We are big story-tellers at our house. Most every night at dinner eventually moves into some kind of story – a story from the kids about their day, a story from me or Jana about ours, or a story that we’ve told tons of times before that the kids have now started to ask us to tell again. We’ve done it so much the family has come to expect it.
Stories matter. They matter not only for sheer entertainment value; they matter because stories root us in who we are. They help us to remember where we came from, and even more than that, they help us remember that the Lord has been faithful to us in the past. And because He has been faithful to us in the past, we can trust that He won’t stop now. It is as George Mueller once said, “If the Lord fails me at this time, it will be the first time.”
We get that kind of confidence through looking back and retelling the great deeds of God on behalf of His people, our families, and ourselves. One of the greatest and most simple gifts we can give to the next generation is the discipline of telling stories.
If that’s true, though, then the opposite is also true – we neglect stories at the peril of future generations. This seems to be, at least in part, what happened during the days of the Judges. Here we read from Judges 2, after the conquest of the promised land, and after the dispersal of that land to the tribes of Israel. Here was a generation who had seen the Jordan dry up, the mighty walls of Jericho fall, and the hearts of their enemies melt like wax before the power of God:
“The people worshiped the Lord throughout Joshua’s lifetime and during the lifetimes of the elders who outlived Joshua. They had seen all the Lord’s great works He had done for Israel. Joshua son of Nun, the servant of the Lord, died at the age of 110. They buried him in the territory of his inheritance, in Timnath-heres, in the hill country of Ephraim, north of Mount Gaash. That whole generation was also gathered to their ancestors. After them another generation rose up who did not know the Lord or the works He had done for Israel” (Judges 2:7-10).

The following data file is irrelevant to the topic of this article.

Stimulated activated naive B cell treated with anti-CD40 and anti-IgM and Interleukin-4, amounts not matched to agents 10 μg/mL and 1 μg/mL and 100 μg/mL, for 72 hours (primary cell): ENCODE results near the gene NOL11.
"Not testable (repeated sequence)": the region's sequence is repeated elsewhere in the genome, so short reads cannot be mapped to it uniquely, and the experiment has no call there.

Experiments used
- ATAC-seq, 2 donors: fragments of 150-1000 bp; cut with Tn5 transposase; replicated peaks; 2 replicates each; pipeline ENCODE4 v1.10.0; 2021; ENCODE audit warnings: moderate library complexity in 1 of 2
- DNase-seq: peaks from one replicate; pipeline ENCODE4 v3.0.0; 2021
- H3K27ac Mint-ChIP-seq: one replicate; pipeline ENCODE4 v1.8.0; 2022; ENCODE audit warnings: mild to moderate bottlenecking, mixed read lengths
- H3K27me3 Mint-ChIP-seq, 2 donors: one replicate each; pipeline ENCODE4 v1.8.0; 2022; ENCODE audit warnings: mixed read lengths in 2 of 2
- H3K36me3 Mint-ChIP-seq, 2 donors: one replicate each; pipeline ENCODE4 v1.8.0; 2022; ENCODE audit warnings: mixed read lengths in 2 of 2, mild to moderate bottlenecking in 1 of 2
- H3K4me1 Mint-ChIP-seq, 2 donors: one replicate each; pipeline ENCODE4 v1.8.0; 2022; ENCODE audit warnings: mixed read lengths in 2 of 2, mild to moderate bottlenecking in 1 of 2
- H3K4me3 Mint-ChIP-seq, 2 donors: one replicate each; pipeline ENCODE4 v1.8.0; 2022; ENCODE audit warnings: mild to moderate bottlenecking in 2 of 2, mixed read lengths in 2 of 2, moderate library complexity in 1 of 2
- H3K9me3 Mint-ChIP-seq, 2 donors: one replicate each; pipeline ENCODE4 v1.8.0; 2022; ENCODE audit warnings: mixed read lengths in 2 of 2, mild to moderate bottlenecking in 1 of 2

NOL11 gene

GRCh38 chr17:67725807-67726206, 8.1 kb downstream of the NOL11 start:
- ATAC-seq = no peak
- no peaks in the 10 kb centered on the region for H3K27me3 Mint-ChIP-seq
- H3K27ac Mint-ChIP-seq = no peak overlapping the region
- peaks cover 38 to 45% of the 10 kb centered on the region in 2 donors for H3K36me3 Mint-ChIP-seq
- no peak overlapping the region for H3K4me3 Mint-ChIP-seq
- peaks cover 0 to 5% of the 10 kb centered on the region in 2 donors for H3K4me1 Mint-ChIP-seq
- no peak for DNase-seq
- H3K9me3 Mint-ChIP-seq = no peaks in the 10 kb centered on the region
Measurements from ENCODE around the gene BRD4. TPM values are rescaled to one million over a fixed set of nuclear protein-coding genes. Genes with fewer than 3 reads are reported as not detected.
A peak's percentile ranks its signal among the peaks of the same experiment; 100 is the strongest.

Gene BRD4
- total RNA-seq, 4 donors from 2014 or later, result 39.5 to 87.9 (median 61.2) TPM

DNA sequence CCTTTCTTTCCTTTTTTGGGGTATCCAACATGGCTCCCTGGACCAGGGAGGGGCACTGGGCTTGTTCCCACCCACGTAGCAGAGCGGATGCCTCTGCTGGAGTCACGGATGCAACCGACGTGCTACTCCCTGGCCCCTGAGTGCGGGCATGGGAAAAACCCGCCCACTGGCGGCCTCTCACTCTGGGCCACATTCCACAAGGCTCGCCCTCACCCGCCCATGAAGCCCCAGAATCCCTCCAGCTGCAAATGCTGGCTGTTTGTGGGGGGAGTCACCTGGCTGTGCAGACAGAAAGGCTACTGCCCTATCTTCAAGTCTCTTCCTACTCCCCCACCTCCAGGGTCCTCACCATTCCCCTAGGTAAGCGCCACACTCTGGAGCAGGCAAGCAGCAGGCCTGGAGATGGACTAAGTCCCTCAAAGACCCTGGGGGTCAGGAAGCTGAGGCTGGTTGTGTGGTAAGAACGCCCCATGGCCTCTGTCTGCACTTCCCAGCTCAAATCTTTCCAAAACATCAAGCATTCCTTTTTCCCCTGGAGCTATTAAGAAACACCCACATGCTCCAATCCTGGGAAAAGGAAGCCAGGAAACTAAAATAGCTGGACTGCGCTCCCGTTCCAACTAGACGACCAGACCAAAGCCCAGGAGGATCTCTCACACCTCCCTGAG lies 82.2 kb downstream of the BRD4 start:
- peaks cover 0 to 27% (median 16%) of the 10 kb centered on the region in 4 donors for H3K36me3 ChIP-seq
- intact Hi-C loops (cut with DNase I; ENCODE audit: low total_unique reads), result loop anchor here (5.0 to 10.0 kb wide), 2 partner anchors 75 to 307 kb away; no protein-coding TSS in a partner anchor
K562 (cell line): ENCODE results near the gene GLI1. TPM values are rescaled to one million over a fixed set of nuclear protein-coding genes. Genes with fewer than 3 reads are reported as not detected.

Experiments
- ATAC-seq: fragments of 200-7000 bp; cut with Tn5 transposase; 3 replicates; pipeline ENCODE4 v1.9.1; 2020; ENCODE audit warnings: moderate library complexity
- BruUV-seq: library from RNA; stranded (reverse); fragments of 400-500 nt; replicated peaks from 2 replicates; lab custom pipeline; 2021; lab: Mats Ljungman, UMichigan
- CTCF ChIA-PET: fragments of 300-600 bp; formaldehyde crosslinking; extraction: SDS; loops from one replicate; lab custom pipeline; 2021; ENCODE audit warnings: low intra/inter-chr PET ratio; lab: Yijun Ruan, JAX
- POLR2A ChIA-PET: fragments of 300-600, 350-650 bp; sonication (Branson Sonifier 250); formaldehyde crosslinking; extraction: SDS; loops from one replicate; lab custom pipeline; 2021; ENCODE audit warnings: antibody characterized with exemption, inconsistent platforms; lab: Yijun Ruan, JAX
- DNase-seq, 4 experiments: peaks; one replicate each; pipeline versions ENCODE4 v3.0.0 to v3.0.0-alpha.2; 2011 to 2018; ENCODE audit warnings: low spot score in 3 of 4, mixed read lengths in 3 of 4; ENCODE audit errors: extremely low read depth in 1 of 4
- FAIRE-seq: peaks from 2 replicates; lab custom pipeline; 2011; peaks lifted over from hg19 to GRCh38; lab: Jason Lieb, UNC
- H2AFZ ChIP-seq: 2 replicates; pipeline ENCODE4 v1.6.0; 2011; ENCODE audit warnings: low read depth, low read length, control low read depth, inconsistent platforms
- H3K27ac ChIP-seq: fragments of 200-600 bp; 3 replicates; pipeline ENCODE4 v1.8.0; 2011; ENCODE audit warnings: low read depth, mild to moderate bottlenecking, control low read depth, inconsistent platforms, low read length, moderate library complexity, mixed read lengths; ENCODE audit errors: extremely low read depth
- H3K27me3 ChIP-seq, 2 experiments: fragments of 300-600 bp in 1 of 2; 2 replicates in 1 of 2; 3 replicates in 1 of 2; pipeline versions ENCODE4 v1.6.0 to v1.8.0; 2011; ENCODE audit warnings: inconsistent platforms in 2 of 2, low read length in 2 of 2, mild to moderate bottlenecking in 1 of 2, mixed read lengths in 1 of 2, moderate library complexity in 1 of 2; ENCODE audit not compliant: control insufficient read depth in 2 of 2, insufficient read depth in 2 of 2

I’m sure there was much that occurred as one generation passed to another, and therefore lots of reasons why that generation rose up and did not know the Lord of what He had done. But surely part of it was because the story was not stewarded. It was simply not told, but maybe assumed, and the great works of the Lord were put on the back burner.
It seems almost too simple to say, but that’s the power of story. And that’s also the reason why the Lord had commanded this discipline into the regular rhythm of His people. Take, for example, the command regarding the observance of the Passover from Exodus 12:24-27:
“Obey these instructions as a lasting ordinance for you and your descendants. When you enter the land that the LORD will give you as he promised, observe this ceremony. And when your children ask you, ‘What does this ceremony mean to you?’ then tell them, ‘It is the Passover sacrifice to the LORD, who passed over the houses of the Israelites in Egypt and spared our homes when he struck down the Egyptians.’ Then the people bowed down and worshiped.”
The key here for me is the statement, “when the ask.” Because they will ask. Especially if we build this discipline into the regular rhythm of conversations we have at the dinner table, at bedtime, and on walks in the neighborhood. Serve the next generation, friends. Serve them by telling the story of God’s faithfulness over and over again.